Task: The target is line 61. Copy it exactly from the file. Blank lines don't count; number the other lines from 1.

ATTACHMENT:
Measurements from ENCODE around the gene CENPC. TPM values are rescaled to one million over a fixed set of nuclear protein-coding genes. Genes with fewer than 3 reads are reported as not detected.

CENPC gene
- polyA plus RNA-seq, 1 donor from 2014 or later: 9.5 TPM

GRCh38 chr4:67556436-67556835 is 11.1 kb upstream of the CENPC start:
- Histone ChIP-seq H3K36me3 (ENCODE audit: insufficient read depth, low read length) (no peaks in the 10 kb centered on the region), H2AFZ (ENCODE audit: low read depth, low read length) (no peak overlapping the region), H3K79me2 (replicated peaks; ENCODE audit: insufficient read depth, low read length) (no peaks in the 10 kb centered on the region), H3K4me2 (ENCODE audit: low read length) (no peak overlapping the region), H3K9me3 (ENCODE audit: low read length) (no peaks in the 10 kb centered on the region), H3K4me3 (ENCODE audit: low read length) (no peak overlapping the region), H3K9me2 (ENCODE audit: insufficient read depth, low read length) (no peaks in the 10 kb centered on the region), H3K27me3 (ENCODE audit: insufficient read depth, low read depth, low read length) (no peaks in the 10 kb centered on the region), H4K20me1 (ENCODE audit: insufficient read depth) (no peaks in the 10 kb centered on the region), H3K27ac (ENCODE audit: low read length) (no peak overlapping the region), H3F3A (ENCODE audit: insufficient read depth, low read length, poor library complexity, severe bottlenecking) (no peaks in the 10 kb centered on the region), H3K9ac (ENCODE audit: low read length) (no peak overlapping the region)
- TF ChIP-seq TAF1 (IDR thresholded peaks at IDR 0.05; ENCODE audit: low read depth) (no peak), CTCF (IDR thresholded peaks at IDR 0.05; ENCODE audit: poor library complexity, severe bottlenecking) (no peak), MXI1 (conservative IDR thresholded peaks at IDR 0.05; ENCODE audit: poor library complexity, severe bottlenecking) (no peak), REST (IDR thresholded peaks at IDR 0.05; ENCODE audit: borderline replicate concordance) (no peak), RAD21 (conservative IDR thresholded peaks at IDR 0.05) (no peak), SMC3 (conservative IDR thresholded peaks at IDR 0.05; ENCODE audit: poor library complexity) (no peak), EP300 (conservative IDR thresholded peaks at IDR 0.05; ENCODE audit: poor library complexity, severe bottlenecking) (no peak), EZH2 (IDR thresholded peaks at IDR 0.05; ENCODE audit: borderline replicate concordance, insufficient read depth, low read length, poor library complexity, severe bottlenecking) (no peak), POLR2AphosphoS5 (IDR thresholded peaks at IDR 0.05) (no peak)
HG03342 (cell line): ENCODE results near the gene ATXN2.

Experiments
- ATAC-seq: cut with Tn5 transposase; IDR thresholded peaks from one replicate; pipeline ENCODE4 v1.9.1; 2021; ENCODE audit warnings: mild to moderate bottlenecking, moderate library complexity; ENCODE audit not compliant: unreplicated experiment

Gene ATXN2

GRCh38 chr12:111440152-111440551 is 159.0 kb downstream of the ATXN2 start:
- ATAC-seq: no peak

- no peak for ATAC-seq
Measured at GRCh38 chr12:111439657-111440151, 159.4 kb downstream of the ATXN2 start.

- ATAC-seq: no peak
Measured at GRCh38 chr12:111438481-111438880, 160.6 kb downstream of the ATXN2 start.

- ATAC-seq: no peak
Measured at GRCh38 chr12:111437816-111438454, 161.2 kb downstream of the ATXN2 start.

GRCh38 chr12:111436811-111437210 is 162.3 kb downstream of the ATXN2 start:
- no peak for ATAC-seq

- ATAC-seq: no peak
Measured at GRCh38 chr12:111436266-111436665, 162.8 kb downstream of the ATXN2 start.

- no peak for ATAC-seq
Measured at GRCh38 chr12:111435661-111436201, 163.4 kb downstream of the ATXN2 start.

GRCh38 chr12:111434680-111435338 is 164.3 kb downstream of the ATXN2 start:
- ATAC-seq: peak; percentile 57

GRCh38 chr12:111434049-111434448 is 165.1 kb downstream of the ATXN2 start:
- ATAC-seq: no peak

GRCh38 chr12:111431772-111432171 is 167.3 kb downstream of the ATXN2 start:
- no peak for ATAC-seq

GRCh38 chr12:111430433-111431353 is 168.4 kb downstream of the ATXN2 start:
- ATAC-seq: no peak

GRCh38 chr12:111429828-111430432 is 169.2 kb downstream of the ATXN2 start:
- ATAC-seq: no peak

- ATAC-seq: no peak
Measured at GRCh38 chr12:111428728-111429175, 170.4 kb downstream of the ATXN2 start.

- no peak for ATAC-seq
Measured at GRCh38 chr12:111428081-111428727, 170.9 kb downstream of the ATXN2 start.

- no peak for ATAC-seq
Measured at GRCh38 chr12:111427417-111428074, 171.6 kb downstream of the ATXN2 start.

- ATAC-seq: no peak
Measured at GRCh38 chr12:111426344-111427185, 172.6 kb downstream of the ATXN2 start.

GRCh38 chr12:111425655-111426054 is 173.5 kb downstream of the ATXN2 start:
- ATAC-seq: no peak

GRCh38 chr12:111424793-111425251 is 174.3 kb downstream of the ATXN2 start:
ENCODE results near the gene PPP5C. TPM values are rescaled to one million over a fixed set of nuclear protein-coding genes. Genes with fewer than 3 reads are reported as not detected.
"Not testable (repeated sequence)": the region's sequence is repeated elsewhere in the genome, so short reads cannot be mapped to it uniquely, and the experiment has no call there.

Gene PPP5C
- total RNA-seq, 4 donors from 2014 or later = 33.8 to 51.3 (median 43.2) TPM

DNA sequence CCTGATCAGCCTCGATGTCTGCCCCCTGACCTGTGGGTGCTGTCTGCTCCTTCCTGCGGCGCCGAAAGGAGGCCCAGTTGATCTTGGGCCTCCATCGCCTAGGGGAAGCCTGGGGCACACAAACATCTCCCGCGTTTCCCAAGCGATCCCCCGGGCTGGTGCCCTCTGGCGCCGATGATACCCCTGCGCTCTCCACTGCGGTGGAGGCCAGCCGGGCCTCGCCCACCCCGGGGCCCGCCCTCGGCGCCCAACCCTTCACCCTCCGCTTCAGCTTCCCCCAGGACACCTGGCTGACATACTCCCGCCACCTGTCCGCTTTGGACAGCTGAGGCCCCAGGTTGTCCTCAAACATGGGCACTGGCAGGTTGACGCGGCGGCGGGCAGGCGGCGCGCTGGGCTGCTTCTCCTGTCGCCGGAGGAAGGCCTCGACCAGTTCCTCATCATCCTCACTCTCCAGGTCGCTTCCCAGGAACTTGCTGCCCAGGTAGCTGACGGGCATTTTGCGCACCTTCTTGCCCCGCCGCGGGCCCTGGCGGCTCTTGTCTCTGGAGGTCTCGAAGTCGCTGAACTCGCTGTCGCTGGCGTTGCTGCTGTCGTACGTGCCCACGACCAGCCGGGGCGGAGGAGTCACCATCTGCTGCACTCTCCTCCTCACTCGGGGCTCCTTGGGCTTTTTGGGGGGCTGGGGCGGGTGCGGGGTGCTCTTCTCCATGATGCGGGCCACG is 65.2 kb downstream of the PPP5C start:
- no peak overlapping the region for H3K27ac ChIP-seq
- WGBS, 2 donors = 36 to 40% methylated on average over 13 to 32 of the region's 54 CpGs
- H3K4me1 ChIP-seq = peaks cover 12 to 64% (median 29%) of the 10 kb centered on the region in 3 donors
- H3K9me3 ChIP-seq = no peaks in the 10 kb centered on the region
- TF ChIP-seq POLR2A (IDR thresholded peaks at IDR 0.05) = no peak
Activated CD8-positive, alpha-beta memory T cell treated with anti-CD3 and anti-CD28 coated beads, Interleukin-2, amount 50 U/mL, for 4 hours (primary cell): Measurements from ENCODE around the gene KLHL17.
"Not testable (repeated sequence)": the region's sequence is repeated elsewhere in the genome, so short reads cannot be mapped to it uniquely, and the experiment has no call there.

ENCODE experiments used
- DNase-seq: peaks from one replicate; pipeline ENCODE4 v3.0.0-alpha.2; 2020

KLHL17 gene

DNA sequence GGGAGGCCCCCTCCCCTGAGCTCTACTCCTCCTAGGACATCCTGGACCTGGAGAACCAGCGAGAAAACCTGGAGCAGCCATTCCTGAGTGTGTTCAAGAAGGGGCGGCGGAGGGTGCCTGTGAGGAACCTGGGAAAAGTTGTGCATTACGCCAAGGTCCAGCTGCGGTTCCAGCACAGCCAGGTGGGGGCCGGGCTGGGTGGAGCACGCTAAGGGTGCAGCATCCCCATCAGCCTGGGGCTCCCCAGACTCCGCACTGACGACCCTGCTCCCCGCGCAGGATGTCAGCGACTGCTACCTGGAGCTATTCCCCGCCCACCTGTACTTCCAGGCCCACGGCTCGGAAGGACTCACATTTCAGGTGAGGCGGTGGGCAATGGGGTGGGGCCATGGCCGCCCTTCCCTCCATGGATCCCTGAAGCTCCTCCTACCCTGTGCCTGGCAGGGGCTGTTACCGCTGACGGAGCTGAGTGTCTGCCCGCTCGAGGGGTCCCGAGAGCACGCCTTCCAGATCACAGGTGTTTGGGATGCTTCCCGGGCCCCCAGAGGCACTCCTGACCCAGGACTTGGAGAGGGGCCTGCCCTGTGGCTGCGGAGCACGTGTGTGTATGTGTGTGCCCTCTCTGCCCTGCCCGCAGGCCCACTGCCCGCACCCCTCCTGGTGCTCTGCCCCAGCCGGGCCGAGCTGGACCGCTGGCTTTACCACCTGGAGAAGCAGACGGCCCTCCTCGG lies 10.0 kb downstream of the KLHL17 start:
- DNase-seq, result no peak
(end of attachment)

DNA sequence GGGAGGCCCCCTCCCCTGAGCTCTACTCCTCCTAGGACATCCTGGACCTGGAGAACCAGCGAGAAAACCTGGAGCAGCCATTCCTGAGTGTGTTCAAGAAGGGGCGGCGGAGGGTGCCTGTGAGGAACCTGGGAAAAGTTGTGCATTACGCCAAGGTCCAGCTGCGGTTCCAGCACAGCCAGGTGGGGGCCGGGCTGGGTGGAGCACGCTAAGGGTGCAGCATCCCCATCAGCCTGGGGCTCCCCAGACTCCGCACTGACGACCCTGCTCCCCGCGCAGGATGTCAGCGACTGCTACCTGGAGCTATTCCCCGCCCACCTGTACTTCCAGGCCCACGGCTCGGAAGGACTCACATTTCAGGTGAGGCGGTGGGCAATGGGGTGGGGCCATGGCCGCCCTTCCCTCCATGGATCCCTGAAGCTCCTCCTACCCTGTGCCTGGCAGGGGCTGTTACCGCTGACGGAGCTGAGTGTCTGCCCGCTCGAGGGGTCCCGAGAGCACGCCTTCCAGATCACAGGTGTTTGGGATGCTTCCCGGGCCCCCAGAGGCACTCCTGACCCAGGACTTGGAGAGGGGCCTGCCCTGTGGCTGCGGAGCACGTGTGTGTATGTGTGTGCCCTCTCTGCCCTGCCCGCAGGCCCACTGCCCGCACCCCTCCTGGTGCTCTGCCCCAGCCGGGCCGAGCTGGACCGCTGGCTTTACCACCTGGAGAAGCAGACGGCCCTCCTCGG lies 10.0 kb downstream of the KLHL17 start: